Corpus of Electronic Texts Edition
Táin Bó Cúalnge from the Book of Leinster (Author: [unknown])

section 17

Then Lóch Mór mac Mo Febis was summoned to the tent of Ailill and Medb. ‘What would ye with me?’ asked Lóch. ‘That you should fight with Cú Chulainn’ answered Medb. ‘I shall not go on such an errand for I deem it no honour to attack a youthful, beardless stripling, and I do not intend that as an insult to him, but I have the man to attack him, namely, Long mac Emonis, and he will accept reward from you’. Long was summoned to the tent of Ailill and Medb, and Medb promised him great rewards, to wit, the clothing of twelve men in garments of every colour, a chariot worth four times seven cumala, Finnabair as his wedded wife, and entertainment at all times in Crúachu with wine served to him. Then Long came to meet Cú Chulainn and Cú Chulainn killed him.

Medb told her women-folk to go and speak to Cú Chulainn and tell him to put on a false beard of blackberry juice. The women came forward towards Cú Chulainn and told him to put on a false beard. ‘For no great warrior in the camp thinks it worth his while to go and fight with you while you are beardless’. After that Cú Chulainn put on a beard of blackberry juice and came on to the hillock above the men of Ireland and displayed that beard to all of them in general.

Lóch mac Mo Febis saw this and said. ‘That is a beard on Cú Chulainn’. ‘That is what I see’ said Medb. She promised the same rewards to Lóch for checking Cú Chulainn. ‘I shall go and attack him’ said Lóch.

Lóch came to attack Cú Chulainn and they met on the ford where Long had fallen. ‘Come forward to the upper ford’ said


{line 1986-2015} Lóch. ‘for we shall not fight on this one’. For he held unclean the ford at which his brother had fallen. Then they met on the upper ford.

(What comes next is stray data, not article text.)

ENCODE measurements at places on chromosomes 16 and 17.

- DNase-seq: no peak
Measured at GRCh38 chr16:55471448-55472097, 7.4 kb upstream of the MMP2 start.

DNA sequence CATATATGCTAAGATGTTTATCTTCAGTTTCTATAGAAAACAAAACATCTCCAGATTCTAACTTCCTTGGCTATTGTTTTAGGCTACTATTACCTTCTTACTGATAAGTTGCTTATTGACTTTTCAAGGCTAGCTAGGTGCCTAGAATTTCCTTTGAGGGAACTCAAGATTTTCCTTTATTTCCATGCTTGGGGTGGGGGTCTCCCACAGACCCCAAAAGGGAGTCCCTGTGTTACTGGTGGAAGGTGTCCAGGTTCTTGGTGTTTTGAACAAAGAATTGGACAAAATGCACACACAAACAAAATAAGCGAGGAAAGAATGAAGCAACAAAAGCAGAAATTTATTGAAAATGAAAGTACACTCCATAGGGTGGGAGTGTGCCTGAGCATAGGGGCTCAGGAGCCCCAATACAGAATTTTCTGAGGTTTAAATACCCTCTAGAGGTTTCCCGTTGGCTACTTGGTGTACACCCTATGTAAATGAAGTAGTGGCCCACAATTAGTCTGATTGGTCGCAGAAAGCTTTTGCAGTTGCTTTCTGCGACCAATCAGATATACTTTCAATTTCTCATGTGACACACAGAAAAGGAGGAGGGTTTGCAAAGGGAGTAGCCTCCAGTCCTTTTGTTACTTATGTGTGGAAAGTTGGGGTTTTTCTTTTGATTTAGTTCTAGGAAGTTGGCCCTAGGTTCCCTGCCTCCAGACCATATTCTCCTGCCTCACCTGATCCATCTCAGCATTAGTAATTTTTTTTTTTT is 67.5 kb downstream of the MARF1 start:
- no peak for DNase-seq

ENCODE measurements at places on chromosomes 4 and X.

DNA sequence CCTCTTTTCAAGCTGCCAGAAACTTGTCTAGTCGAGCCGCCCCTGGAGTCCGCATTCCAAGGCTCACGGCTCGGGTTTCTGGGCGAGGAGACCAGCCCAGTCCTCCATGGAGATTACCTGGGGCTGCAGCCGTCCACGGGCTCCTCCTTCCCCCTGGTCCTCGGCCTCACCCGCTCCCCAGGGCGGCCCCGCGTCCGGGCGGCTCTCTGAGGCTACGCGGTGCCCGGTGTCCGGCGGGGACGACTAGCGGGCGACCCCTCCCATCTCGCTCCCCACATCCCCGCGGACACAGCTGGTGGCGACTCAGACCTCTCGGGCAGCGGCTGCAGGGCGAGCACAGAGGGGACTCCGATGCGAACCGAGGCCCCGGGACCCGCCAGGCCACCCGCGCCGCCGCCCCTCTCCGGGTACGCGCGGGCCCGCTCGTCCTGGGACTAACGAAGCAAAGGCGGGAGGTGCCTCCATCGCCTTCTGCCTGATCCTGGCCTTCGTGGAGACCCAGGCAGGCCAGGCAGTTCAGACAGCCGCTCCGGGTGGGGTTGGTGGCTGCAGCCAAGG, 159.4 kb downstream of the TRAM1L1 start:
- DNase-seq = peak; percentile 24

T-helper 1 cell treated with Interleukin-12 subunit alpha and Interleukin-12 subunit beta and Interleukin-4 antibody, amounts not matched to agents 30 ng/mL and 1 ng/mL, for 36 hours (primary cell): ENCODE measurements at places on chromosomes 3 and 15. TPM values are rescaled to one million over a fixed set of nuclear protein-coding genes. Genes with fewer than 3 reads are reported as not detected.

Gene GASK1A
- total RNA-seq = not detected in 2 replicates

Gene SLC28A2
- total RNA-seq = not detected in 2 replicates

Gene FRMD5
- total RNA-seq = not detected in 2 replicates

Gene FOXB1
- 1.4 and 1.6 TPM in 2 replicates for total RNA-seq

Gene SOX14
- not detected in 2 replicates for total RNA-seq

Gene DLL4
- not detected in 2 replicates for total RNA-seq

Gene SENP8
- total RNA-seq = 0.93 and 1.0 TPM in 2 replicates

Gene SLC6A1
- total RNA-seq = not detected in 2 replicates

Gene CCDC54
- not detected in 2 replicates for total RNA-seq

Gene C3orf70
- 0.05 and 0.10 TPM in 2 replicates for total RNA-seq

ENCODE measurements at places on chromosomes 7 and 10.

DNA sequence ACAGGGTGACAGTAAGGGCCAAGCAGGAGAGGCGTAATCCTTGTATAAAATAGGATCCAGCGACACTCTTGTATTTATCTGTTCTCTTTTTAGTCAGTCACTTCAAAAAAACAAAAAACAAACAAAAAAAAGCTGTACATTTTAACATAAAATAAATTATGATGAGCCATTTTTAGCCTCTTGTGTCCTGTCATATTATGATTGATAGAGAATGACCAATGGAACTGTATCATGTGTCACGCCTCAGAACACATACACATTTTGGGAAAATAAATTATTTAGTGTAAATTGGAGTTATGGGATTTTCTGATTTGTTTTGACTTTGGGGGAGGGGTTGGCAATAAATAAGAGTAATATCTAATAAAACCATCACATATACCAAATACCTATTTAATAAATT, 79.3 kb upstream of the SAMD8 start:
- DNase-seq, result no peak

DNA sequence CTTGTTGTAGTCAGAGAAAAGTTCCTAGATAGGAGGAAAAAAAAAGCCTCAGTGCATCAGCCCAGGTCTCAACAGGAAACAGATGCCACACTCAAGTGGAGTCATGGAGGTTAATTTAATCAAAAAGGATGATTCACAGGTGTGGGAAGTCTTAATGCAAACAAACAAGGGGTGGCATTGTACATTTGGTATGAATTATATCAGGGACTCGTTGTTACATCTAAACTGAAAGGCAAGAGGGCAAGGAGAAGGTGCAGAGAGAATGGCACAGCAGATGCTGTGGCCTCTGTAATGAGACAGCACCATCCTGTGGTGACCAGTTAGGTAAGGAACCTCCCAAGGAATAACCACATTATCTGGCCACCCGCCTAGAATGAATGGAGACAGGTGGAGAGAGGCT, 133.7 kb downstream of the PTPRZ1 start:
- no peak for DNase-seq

It was at that time that the Morrígan daughter of Ernmas from the fairy-mounds came to destroy Cú Chulainn, for she had vowed on the Foray of Regamain that she would come and destroy Cú Chulainn when he was fighting with a mighty warrior on the Foray of Cúailnge. So the Morrígan came there in the guise of a white, red-eared heifer accompanied by fifty heifers, each pair linked together with a chain of white bronze. The womenfolk put Cú Chulainn under tabus and prohibitions not to let the Morrígan go from him without checking and destroying her. Cú Chulainn made a cast at the Morrígan and shattered one of her eyes. Then the Morrígan appeared in the form of a slippery, black eel swimming downstream, and went into the pool and coiled herself around Cú Chulainn's legs. While Cú Chulainn was disentangling himself from her, Lóch dealt him a wound crosswise through his chest. Then the Morrígan came in the guise of a shaggy, russet-coloured she-wolf. While Cú Chulainn was warding her off, Lóch wounded him. Thereupon Cú Chulainn was filled with rage and wounded Lóch with the ga bulga and pierced his heart in his breast. ‘Grant me a favour now, Cú Chulainn’ said Lóch. ‘What favour do you ask?’ ‘No favour of quarter do I ask nor do I make a cowardly request’ said Lóch. ‘Retreat a step from me so that I may fall facing the east and not to the west towards the men of Ireland, lest one of them say that I fled in rout before you, for I have fallen by the ga bulga’. ‘I shall retreat’ said Cú Chulainn, ‘for it is a warrior's request you make’. And Cú Chulainn retreated a step from him. Hence the ford has since then been known as Áth Traiged at the end of Tír Mór.